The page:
The course focuses on some of the key issues of urban studies. Lessons will initially focus on concepts of urban and human geography (30% of the total duration of the course) and will built on those concepts to understand the following phenomena: • The relationship between economy and urban development (in specific regarding the transition from Fordism to post-Fordism and the diverse forms of knowledge economy); • Contested spatial forms of development in cities (e.g. socio-spatial fragmentation, segregation, gentrification); • Citizenship and sense of belonging in contemporary cities transformation (regarding the development of the society and its spatial organisation, emerging conflicts and opportunities). Once the first part of the course has been developed, students will be asked to actively take part to lessons in which essays will be presented and discussed (all related to the above mentioned topics), external experts could also be called to bring specific points of view, and the ability of students to understand and discuss contemporary socio-economic phenomena will be tested and strengthened.
The course focuses on some of the key issues of urban studies. Lessons will initially focus on concepts of urban and human geography (30% of the total duration of the course) and will built on those concepts to understand the following phenomena: • The relationship between economy and urban development (in specific regarding post-industrial transition and diverse forms of knowledge-based economy); • Contested spatial forms of development in cities (e.g. socio-spatial fragmentation, segregation, gentrification); • Citizenship and sense of belonging in contemporary cities transformation (regarding the development of the society and its spatial organisation, emerging conflicts and opportunities). Once the first part of the course has been developed, students will be asked to actively take part to lessons in which essays will be presented and discussed (all related to the above mentioned topics), external experts could also be called to bring specific points of view, and the ability of students to understand and discuss contemporary socio-economic phenomena will be tested and strengthened.
The first part of the course, 1/3 more or less, is of ex cathedra lessons to introduce main concepts and first methodological skills that will be useful for the second part. The remaining lessons will see both ex cathedra lessons and collective debate on specific issues, experts’ seminars, and the discussion of the different essays written by the students.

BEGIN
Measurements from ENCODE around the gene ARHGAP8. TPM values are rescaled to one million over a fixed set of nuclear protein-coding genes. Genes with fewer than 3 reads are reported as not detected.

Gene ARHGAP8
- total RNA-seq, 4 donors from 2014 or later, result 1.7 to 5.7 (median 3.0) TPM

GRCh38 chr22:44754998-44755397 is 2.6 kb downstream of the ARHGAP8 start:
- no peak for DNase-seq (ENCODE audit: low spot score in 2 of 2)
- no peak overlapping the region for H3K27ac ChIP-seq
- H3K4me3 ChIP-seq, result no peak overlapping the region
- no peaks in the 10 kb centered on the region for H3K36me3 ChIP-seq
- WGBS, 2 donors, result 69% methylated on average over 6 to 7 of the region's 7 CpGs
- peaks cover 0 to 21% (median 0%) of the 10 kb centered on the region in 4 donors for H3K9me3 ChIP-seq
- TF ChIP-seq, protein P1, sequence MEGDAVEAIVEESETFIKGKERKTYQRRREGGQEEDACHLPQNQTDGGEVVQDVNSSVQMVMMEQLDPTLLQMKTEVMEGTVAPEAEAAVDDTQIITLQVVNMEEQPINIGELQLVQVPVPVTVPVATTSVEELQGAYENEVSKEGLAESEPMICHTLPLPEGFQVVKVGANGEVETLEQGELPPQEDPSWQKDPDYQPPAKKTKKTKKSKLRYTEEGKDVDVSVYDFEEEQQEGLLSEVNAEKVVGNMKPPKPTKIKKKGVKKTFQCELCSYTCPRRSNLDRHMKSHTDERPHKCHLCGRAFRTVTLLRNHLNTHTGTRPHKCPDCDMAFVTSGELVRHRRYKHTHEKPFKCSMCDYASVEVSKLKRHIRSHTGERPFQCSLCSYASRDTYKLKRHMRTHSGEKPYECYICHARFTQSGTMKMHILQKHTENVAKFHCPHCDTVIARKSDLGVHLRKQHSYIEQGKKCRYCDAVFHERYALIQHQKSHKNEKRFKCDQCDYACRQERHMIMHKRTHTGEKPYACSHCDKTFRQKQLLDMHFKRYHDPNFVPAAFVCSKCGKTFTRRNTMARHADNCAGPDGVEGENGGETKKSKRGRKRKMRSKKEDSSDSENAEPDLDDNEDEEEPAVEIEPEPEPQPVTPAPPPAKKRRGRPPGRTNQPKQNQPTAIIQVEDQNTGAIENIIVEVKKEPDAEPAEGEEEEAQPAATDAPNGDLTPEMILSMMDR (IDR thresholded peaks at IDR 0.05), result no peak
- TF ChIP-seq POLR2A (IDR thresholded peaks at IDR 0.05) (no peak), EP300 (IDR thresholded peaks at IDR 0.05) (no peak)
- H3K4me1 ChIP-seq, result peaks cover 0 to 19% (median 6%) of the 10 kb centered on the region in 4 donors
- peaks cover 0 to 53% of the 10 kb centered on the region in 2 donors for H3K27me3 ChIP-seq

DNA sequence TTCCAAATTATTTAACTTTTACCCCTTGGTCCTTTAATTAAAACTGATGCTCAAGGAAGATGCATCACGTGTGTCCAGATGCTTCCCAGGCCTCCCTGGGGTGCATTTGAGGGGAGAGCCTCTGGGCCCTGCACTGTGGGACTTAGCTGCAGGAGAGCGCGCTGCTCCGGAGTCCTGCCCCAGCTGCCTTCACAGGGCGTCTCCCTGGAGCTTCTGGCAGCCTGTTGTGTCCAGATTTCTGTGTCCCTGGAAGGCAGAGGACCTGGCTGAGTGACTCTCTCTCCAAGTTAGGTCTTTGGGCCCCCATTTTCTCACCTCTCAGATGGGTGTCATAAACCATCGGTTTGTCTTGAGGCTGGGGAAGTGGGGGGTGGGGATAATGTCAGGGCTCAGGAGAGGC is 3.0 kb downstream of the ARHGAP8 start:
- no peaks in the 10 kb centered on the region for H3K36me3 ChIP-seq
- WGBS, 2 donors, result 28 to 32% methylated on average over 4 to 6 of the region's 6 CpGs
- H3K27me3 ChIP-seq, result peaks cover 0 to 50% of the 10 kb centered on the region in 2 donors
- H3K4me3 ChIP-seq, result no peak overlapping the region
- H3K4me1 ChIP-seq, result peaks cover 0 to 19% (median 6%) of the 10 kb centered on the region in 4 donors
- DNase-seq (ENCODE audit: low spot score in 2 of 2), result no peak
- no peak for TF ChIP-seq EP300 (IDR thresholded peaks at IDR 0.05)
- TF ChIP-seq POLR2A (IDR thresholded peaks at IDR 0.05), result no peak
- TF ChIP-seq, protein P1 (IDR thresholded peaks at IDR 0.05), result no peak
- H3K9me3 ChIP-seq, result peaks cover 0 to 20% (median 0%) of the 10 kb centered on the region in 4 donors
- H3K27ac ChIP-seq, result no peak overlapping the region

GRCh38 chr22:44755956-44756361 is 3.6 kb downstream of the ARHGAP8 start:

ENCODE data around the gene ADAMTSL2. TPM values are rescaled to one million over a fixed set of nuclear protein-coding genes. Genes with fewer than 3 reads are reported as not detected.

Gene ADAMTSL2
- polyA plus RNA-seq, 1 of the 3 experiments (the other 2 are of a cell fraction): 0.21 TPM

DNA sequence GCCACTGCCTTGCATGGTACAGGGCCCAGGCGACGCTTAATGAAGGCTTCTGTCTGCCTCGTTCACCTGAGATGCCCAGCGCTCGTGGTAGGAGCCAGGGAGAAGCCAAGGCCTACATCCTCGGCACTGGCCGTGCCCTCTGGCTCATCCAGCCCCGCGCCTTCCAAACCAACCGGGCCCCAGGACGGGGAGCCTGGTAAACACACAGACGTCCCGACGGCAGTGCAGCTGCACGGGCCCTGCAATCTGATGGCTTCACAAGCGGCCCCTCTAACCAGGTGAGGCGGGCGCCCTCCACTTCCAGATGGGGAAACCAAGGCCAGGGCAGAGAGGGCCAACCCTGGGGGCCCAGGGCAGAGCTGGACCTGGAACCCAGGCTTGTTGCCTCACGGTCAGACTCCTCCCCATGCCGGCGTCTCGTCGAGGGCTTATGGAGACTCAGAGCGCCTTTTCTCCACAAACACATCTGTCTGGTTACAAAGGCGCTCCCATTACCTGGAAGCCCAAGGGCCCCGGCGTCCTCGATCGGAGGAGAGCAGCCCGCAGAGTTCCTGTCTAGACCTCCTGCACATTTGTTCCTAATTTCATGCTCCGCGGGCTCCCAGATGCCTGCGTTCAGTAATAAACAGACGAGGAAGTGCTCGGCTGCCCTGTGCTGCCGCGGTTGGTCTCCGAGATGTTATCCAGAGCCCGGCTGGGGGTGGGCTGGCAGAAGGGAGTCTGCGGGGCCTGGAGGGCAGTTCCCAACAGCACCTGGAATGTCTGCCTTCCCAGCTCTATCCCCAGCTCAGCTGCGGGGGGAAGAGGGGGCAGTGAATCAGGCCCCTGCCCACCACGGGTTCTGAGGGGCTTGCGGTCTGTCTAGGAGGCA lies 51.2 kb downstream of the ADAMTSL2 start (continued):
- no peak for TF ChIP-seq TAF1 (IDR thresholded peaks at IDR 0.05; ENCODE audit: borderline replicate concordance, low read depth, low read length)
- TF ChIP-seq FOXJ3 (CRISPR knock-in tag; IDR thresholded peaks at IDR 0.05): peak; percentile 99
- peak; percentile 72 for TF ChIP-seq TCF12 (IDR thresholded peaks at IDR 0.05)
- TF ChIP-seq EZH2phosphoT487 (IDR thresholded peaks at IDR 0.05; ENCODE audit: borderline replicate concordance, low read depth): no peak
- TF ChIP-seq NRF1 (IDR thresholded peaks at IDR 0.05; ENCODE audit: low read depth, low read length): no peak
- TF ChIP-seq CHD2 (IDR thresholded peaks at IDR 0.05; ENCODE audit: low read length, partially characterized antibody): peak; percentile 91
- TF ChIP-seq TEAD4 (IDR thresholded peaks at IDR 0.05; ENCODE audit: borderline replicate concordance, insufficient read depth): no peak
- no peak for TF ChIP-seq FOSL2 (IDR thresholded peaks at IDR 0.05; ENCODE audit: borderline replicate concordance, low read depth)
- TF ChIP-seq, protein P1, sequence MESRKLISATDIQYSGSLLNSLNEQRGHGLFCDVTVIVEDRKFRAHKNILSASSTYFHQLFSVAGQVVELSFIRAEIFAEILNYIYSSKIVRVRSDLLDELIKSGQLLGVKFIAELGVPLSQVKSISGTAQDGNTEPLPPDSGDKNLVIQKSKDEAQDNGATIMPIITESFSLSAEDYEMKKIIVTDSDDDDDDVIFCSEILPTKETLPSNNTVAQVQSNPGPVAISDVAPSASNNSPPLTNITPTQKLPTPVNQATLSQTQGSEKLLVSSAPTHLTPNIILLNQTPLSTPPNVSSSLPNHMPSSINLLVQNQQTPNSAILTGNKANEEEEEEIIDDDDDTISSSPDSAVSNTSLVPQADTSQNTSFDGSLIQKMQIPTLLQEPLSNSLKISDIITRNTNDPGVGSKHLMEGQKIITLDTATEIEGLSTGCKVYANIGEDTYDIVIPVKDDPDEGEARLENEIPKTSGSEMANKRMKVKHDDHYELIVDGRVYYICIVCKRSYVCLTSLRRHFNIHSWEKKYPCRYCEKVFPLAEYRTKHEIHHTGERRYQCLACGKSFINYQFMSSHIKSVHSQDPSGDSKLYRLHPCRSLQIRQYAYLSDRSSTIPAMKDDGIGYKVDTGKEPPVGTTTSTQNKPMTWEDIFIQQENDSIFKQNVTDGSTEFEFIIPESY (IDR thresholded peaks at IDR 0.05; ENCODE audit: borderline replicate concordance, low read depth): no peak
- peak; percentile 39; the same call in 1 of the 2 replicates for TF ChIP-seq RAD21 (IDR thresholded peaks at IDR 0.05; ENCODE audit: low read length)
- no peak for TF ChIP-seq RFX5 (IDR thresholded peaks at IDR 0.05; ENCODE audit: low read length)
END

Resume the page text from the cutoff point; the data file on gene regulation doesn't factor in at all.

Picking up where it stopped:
The first part of the course, 1/3 more or less, is of ex cathedra lessons to introduce main concepts and first methodological skills that will be useful for the second part. The remaining lessons will see both ex cathedra lessons and collective debate on specific issues, experts’ seminars, and the discussion of the different essays written by the students.
The main reference for the course are the handbook by P. Knox and S. Pinch and the book by D. Mcneill (see details below). The handbook introduces the main concepts and field of analysis of urban geography, while the book provides a guide to explore contemporary global urbanisation processes. • Knox P., Pinch S. (2010), Urban Social Geography. An Introduction, Prentice Hall, London (6th edition); • Mcneill D. (2017), Global Cities and Urban Theory, Sage, London. The professor will provide further references, especially for those students that will choose to prepare a short essay for the exam.
The main reference for the course are the handbook by P. Knox and S. Pinch and the book by D. Mcneill (see details below). The handbook introduces the main concepts and field of analysis of urban geography, while the book provides a guide to explore contemporary global urbanisation processes. • Knox P., Pinch S. (2010), Urban Social Geography. An Introduction, Prentice Hall, London (6th edition); • Mcneill D. (2017), Global Cities and Urban Theory, Sage, London. The professor will provide further references, especially for those students that will choose to prepare a short essay for the exam. Being the choice of the topic of the essay a student prerogative within the framework of the course topics, references will be provided accordingly.
Modalità di esame: Prova orale obbligatoria; Elaborato scritto individuale;
Exams will be different for students that will regularly follow lessons and for those that will, or can, not attend. Regular students can choose between an oral exam or one made of two parts. The oral exam will consists of three questions, equally important to determine the final mark and for a time span of up to 40 minutes. Each question will include a short discussion with the professor (thus is will not be a question requiring a short answer, as in the case of a definition or a specific norm). Questions are related to the key concepts presented in the course syllabus: • The relationship between economy and urban development; • Contested spatial forms of development in cities; • Citizenship and sense of belonging in contemporary cities transformation. The oral exam divided in two parts will consist in: (1) one question regarding the short essay (written in Italian or English), whose topic - related to one of the three key concepts as described in the course syllabus - will be discussed with the professor in advance; (2) one question on one of the other two key concepts as described in the course syllabus (same rules about questions apply as in the case of the fully oral exam). The final mark will be based on the work for the essay and the answers to the question. Students that have not attended will prepare for an oral exam that will evaluate knowledge of, and competences on, the course topics. This oral exam will consist of five questions, for a time span of up to 50 minutes, equally important to determine the final mark. Each question will include a short discussion with the professor (thus is will not be a question requiring a short answer, as in the case of a definition or a specific norm). The questions will cover the key concepts described in the course syllabus.